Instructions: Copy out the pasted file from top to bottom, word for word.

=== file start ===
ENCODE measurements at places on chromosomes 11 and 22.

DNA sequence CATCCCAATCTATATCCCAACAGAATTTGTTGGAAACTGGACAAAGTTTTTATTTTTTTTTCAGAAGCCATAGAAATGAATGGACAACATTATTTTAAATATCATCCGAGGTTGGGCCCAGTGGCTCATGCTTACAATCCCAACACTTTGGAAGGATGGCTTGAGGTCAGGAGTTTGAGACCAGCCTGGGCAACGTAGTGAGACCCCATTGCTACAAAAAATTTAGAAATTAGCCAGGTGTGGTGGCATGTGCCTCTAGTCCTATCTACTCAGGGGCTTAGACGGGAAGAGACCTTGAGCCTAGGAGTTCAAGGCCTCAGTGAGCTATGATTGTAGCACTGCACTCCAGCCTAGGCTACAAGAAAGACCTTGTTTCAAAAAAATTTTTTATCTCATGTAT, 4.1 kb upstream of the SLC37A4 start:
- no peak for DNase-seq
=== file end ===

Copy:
ENCODE measurements at places on chromosomes 11 and 22.

DNA sequence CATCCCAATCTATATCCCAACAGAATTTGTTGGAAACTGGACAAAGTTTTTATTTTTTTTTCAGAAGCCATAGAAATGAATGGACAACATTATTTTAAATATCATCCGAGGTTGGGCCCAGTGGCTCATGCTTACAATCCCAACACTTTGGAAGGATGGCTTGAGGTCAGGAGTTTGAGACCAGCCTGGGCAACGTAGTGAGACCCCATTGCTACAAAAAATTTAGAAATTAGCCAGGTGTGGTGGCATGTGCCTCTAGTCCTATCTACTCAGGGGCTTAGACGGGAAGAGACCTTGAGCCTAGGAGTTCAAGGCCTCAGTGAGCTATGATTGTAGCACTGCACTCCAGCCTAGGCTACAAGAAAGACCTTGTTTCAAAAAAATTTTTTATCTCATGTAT, 4.1 kb upstream of the SLC37A4 start:
- no peak for DNase-seq